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2008 Market Report
BOOK 1: £4,405 - 1939 BEANO COMICS: £276 each in [vfn] - TV21 DALEKS ARTWORK £1600
wee lad on the upturned bucket has done it again; Oor Wullie gained a stunning
£4405 for his first book in Fine + , the highest grade ever offered at auction.
And just when we thought the Beano early issues had reached their high watermark
at £200 each in our November 07 catalogue, five issues made £276 each, but as
before in Very Fine grades.
It is still
a story of Oor Wullie and The Broons as Tea Time At Glebe Street made £552 and
the rare jigsaw of The Broons At Hame found £440 (with a box flap and 29 pieces
missing). Wullie's Butter wouldn'ae Melt cover churned £661, and his Infinity
Cover reached £608, all early 50s books now attracting very strong interest. There
will be some more in our June catalogue with a Broons Book 1 to lead the charge.
volume collection continues to sell well as The Union Jack, complete with Sexton
Blake stories throughout and laced with WW1 propaganda, was raised to £385 for
its complete year of 1916. That great detective's eponymous titles found £550
for 20 copies from 1920 and £880 for 38 copies from 1922, an average of £25 a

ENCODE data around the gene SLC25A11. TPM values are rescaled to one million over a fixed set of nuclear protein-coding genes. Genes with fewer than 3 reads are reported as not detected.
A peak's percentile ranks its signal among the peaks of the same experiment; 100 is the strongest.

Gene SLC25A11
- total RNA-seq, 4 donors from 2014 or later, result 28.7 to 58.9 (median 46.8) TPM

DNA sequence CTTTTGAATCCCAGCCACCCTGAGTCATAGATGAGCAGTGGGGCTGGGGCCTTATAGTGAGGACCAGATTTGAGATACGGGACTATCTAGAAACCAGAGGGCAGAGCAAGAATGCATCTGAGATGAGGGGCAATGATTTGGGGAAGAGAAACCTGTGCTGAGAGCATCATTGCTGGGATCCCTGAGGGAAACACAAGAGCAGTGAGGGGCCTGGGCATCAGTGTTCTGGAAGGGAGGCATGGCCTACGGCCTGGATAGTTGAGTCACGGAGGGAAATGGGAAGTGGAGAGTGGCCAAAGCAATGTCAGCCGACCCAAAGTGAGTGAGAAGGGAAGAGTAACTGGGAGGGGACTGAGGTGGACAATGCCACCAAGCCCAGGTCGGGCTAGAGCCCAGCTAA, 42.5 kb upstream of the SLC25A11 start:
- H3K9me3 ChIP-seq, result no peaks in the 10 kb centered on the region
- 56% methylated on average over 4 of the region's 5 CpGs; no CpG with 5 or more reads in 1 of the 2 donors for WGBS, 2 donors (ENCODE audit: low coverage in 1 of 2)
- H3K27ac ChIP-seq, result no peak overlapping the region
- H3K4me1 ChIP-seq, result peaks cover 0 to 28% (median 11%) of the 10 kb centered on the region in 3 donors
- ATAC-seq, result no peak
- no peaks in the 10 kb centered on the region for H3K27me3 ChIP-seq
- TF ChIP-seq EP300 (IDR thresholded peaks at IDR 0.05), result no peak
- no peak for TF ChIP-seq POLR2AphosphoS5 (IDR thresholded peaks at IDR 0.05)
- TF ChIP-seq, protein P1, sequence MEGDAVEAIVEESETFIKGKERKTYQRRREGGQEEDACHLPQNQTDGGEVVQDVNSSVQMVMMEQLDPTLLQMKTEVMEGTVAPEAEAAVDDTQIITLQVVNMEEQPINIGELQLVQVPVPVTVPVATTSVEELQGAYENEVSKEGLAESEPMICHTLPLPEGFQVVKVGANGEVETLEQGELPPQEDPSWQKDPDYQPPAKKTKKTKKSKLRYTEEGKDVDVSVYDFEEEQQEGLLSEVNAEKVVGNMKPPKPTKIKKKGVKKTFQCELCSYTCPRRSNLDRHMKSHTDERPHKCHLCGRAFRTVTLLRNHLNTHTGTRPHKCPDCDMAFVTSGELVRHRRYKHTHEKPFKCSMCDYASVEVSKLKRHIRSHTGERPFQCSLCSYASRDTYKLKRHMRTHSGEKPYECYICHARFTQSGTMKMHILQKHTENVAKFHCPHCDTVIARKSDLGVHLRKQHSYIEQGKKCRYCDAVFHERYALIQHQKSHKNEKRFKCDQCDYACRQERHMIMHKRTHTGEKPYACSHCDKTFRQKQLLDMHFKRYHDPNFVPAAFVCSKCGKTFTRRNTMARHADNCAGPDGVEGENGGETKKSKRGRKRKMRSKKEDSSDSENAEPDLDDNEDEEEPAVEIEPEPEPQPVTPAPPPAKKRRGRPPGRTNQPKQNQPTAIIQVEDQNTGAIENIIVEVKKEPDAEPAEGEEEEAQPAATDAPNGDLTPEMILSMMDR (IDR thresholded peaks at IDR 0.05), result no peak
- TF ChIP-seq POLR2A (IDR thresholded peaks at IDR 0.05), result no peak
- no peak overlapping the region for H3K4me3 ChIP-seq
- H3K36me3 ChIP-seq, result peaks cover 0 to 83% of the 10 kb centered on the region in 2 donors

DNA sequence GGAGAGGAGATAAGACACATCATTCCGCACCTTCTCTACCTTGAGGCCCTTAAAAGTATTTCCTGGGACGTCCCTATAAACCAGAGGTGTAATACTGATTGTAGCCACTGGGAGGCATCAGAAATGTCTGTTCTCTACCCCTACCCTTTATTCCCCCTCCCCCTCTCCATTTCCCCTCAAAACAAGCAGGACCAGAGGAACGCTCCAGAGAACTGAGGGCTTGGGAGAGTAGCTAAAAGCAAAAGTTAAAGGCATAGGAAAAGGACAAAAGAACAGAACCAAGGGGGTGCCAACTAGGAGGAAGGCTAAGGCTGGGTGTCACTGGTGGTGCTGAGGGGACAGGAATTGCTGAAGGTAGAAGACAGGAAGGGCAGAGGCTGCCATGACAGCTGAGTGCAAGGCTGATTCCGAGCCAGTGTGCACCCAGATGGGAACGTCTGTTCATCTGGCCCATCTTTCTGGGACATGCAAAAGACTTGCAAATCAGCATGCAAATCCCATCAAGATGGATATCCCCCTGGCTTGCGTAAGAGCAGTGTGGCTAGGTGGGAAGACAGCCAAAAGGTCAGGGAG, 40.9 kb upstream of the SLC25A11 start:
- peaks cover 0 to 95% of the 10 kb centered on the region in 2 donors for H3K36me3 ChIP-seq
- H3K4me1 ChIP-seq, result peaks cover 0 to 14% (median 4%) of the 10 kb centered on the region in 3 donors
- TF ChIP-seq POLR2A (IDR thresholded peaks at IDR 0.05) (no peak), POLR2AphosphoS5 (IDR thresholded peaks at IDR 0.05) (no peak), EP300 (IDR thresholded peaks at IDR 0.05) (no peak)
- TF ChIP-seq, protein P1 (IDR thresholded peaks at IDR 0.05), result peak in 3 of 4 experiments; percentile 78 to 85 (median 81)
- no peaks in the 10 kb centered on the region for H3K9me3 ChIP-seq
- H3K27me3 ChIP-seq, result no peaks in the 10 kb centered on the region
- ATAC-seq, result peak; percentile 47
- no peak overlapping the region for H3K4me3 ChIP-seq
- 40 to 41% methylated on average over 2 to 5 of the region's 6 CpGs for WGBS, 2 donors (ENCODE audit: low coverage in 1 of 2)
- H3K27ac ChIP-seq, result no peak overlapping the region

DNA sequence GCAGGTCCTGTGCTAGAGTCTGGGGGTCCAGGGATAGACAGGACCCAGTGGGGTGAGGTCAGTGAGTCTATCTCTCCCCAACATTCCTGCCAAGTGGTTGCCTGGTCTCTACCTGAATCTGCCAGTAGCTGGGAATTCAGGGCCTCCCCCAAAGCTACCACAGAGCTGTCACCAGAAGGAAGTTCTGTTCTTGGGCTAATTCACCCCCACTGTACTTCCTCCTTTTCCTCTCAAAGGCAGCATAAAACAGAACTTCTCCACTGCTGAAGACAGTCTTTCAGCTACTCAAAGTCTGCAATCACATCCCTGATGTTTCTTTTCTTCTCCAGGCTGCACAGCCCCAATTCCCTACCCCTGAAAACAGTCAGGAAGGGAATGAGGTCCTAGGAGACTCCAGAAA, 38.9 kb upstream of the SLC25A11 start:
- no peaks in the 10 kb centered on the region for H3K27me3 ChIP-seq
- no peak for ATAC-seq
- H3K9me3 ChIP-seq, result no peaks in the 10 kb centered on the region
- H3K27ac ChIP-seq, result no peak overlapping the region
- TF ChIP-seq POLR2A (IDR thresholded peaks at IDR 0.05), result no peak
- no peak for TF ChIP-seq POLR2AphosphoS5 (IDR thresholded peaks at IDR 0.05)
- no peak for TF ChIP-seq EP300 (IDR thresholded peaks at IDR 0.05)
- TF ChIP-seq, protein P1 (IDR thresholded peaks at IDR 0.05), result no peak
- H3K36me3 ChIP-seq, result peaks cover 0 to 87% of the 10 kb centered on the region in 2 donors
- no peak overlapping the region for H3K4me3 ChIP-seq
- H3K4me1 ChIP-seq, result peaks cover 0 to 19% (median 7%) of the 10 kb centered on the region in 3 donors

copy. The Greyfriars Boys' Herald was also warmly received with Bunter and his
chums, FA Cup stories and the early comic strip of Cheerful Clarence And Fat Fred
finding favour at £280.
are beginning to show their muscles as Schoolgirls' Own and The School Girl complete
year volumes from the 20s scored £220 each and Schoolgirls' Own Library from 1937-40
in 59 issues soared to £441, their new owner telling us she's happy to rebind
some of the more worn and loose cloth covers. Top marks, girls.
was often the home for Leslie Charteris, John Creasy and Edgar Wallace to showcase
their detective talents and these story papers' evocative covers magnificently
highlighted the pot-boiling action within. 58 copies in a couple of bound volumes
and some loose issues charted a crime-busting £462 and some more 1930s complete
years will be offered in June.
reprints normally fetch up to £10 a copy depending on content and condition, but
values in this area have been neglected for years and this may be about to change.
Illustrated above was a rare variant issue of the first reprint of Superman, but
it lacked the 'No 1' on the front cover and had different stories inside from
the original. We thought that this was a pre-publication issue to test the market
at 6d and were only aware of one other copy like this in existence. Our keen-eyed
bidders thought so too and a kryptonic price of £253 was the winning bid, a record
for an Oz reprint. There's a further selection of some rare titles in our next
auction in the summer.
of rarities The Dan Dare Spaceship Builder No 1 Construction Set is almost as
hard to find, especially with most of its kit intact, and £385 has guaranteed
weeks of unadulterated pleasure for the happy winning bidder who can now construct
interplanetary spacecraft to his heart's content. When informed of his success
he said, " I'm over the moon.."
sales increase steadily and Ron Turner's first Daleks work for TV21 No 50 was
a key piece showing The Mechanoids deadly attack. One determined American bidder
doctored the opposition with an exterminating £1600.